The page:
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The year 2010 marks the five-year anniversary of the legal reintroduction of multi-party democracy in Uganda following a national referendum in 2005. With the second presidential and parliamentary elections after the return to a multi-party system taking place next year, assessing and discussing the extent to which multi-party democracy has truly been established in Uganda since 2005 is a timely endeavour. It is the aim of the Konrad-Adenauer-Stiftung to provide a platform for meaningful dialogue regarding the advances of and challenges to multi-party democracy in Uganda.
The symposium “Reality Check – The state of multi-party democracy in Uganda in 2010” aims to trigger a debate among major stakeholders, experts and actors that will bring to the fore a multitude of issues and perspectives, as well as facilitating the achievement of a synthesis regarding how the identified issues can be addressed.
After bringing together the leading players and experts in the area, the Konrad-Adenauer-Stiftung will reach out to a wider audience through a publication consisting of the papers presented and the synthesis discussion at the symposium.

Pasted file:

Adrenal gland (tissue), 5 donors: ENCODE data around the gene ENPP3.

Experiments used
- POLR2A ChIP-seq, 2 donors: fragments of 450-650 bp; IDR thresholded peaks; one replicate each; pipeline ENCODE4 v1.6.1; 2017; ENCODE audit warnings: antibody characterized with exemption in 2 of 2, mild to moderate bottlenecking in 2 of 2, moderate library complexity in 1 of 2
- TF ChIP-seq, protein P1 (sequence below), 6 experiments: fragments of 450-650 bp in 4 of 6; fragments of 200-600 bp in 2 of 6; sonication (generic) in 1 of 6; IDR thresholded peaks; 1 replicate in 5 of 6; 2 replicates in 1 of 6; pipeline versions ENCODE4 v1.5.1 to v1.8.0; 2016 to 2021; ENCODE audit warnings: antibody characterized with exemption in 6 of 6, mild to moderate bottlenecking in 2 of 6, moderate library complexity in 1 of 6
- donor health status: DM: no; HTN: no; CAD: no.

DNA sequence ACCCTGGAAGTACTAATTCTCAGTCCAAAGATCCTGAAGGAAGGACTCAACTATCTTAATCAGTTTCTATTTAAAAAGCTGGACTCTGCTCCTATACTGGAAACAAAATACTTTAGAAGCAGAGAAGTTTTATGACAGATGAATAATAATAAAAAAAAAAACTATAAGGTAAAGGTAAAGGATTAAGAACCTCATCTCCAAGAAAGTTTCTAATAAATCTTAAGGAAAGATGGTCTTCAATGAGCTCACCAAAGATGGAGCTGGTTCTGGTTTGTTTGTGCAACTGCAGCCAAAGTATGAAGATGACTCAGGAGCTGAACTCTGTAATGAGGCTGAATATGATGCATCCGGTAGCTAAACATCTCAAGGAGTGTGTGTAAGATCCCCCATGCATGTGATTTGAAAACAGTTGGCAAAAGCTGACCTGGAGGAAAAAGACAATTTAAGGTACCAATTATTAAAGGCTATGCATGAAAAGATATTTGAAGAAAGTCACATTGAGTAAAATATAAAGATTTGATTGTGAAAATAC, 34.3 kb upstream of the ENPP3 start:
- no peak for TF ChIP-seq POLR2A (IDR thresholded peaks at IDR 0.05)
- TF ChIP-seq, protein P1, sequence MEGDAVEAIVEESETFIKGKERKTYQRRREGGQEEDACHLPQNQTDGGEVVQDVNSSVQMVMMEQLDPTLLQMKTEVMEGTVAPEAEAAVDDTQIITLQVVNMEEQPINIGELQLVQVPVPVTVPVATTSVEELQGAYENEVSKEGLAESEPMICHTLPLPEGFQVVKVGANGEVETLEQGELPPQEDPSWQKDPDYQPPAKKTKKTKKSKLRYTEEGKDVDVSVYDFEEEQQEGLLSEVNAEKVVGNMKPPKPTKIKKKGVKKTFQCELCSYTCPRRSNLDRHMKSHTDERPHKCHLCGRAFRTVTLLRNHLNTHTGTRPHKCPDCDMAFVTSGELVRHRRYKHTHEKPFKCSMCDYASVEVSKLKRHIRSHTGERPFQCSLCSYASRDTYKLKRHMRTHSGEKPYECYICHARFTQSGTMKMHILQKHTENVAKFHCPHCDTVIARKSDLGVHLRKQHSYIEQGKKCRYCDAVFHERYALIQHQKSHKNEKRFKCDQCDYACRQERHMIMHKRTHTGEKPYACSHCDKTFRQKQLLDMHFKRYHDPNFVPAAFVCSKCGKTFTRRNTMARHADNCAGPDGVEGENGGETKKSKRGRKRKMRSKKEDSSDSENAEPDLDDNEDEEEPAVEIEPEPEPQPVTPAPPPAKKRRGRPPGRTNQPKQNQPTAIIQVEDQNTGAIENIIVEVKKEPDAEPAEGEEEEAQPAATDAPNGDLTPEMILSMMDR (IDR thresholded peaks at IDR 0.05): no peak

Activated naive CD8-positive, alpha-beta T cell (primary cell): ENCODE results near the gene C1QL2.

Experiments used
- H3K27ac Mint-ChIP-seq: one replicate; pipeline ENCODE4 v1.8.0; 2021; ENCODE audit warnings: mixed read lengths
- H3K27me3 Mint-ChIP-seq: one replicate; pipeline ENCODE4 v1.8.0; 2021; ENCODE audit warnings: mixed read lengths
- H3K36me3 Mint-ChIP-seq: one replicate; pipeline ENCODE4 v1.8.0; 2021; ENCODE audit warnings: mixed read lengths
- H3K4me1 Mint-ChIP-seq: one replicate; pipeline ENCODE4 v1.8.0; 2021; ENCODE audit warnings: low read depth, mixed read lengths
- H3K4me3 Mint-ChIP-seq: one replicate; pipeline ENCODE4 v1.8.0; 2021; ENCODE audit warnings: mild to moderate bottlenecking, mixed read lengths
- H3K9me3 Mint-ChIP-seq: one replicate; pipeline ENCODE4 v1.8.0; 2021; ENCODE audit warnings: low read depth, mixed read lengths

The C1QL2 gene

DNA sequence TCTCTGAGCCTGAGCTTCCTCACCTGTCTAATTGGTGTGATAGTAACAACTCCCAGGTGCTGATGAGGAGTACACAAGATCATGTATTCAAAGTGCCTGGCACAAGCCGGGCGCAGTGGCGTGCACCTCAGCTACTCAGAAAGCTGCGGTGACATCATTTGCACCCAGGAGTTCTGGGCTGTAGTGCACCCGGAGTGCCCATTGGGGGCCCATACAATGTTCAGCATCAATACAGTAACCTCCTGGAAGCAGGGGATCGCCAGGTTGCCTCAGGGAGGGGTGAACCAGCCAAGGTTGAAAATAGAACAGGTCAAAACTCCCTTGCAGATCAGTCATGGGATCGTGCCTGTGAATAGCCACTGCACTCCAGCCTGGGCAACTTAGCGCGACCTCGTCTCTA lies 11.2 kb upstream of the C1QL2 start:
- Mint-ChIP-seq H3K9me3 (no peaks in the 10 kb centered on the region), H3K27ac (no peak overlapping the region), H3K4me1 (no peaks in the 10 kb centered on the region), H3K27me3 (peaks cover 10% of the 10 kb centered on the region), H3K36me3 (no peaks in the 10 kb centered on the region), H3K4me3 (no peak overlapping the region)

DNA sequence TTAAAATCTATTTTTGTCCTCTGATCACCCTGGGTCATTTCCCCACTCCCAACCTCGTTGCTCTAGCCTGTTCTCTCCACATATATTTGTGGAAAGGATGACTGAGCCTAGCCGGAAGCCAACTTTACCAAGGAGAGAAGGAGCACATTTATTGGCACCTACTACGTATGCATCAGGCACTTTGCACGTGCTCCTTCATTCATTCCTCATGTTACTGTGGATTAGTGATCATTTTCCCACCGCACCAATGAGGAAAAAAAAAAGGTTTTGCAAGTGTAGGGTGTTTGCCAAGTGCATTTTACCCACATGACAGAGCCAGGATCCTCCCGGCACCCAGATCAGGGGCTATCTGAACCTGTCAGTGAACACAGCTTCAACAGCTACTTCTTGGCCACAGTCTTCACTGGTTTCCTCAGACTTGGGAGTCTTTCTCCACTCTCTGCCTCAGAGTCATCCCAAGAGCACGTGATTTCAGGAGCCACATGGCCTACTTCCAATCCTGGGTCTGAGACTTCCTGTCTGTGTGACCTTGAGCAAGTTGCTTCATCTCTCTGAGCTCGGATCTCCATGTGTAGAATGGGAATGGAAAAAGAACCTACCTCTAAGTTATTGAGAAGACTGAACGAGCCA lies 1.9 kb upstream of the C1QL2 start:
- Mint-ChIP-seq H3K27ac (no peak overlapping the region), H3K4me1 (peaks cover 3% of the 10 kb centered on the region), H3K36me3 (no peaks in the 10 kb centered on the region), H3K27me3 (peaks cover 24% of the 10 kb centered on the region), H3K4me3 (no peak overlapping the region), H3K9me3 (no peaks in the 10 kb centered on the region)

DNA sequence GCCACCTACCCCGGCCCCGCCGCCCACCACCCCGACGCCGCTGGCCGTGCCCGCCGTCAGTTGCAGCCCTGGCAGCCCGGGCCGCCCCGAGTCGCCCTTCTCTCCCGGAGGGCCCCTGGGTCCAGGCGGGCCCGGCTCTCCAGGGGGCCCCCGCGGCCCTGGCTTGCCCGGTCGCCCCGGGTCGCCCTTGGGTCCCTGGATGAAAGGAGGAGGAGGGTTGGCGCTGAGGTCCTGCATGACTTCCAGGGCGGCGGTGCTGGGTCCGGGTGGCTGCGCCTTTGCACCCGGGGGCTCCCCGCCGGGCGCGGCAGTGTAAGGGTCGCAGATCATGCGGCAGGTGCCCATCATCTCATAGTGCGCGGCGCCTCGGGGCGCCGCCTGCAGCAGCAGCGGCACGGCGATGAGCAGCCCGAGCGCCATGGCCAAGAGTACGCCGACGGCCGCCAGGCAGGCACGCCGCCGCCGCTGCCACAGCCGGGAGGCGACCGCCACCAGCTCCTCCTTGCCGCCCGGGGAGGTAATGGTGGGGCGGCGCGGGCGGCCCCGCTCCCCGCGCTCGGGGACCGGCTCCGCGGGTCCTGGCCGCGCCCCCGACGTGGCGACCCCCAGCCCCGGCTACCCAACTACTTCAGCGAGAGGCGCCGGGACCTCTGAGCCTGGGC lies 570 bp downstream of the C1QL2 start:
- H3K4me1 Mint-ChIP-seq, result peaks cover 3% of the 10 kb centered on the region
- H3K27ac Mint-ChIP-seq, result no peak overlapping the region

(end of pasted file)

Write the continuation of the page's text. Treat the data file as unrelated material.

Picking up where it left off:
The symposium will bring together an exclusive number of 100 participants with leading roles and particular expertise in the areas of democracy and governance. The following categories have been invited:
•Government: representatives of the major ministries and other government institutions
•Leaders of the major political parties
•Academics and student leaders
•Representatives from civil society, NGOs, think tanks and consultancy firms
•Media: reporters from all major print and electronic media
The one-day symposium shall be divided into two sessions. A KAS representative will open both sessions with a brief presentation to introduce the topic and provide initial stimulus for debate. Two contributors will then present their respective papers, followed by an extended open discussion about both papers.
The theme of the morning session will be ‘the institutional political system and environment in Uganda’. A number of specific questions should be addressed here:
•Has the Movement fully made the transition into a political party on one side and a multi-party state on the other? What residues, if any, remain on either side?
•Are the checks and balances to power sufficient to ensure successful multi-party democracy in Uganda?
•To what extent has a level political playing field been established in Uganda?
The afternoon session will focus on the political actors operating within that environment:
•To what extent does the political opposition present a viable alternative for effective governance?
•Does the NRM present a viable option for effective governance?
•Does the NRM in its current form, or in any form, fit into a multi-party system?